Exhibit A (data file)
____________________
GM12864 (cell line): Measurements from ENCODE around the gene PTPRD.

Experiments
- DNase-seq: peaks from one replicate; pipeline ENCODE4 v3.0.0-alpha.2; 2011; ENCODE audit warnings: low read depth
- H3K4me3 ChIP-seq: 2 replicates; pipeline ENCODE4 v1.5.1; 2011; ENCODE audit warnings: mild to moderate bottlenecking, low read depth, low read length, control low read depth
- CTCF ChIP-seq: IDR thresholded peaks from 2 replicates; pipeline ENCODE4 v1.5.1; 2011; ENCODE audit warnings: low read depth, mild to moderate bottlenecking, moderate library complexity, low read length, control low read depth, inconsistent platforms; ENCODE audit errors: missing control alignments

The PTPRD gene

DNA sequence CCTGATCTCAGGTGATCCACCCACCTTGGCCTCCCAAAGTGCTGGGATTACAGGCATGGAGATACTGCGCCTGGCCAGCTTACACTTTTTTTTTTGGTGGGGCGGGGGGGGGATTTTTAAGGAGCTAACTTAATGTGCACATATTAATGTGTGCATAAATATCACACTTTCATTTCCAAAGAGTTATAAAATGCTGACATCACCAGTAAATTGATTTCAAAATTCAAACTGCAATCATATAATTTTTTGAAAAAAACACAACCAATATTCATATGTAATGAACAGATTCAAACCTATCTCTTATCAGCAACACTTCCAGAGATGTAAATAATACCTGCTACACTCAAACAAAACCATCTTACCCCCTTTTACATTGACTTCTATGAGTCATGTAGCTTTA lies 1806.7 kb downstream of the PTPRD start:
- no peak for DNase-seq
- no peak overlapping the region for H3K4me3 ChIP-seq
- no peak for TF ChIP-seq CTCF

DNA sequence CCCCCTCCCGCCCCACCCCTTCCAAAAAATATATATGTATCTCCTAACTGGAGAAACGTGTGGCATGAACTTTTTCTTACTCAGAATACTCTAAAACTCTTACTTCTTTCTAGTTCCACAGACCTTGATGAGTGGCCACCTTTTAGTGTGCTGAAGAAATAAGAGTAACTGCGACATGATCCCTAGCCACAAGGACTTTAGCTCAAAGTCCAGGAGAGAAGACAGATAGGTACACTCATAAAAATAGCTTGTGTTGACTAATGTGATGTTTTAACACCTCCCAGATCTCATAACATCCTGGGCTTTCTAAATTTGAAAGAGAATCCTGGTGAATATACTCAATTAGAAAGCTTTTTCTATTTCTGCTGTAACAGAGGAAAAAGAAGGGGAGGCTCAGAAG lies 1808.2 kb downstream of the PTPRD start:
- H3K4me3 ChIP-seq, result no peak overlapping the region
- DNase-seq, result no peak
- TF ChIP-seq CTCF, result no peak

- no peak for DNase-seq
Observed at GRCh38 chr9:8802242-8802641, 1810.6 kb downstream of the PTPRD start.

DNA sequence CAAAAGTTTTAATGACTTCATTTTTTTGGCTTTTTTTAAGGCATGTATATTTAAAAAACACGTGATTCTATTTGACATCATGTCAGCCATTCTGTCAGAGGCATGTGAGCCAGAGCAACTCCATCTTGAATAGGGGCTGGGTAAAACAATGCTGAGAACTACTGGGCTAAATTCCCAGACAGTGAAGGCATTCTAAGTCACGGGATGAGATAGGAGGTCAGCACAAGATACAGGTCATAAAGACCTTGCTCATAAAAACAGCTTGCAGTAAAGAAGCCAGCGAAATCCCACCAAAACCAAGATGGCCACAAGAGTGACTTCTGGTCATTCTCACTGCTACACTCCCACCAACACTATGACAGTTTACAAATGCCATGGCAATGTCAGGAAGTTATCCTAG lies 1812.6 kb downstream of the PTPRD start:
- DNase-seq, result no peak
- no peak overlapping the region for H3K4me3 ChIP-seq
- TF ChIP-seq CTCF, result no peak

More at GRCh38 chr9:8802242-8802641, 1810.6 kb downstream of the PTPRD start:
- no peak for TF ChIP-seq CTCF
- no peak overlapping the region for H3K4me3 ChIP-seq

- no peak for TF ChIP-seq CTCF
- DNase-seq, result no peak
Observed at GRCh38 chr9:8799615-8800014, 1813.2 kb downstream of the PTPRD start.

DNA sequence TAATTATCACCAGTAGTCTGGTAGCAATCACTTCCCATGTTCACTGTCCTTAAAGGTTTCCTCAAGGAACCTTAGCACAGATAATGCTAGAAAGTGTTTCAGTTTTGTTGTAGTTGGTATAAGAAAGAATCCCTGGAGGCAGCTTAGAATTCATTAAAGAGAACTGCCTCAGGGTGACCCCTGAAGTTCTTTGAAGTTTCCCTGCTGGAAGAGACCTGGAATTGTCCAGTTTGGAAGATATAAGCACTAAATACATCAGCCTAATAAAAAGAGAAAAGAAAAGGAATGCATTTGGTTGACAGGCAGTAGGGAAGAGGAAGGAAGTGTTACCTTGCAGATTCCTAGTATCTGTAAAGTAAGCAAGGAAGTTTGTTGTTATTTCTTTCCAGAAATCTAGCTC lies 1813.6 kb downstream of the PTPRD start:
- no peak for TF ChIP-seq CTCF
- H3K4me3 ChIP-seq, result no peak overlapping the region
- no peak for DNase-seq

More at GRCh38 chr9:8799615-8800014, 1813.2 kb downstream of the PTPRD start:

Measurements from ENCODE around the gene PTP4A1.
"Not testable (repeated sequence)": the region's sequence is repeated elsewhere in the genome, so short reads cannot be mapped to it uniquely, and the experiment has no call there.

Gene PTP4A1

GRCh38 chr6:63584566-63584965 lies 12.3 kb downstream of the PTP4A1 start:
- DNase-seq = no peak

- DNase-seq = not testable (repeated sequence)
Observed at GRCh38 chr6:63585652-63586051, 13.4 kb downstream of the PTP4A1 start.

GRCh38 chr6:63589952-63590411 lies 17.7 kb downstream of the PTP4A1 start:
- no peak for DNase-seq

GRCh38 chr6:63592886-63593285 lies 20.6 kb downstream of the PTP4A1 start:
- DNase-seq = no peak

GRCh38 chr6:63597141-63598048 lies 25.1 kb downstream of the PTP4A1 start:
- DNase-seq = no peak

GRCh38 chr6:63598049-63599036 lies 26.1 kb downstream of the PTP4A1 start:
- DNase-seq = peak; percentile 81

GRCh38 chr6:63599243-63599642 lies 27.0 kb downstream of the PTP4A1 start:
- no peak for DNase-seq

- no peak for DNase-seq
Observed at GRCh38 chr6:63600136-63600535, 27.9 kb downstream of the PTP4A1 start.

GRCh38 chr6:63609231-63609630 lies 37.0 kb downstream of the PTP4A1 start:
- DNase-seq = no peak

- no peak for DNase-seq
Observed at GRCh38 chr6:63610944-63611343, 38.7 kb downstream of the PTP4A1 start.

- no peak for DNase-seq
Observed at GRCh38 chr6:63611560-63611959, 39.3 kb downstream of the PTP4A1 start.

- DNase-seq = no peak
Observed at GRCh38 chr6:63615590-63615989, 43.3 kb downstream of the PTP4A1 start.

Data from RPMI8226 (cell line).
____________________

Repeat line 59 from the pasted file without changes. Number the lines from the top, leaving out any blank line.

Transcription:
Data from RPMI8226 (cell line).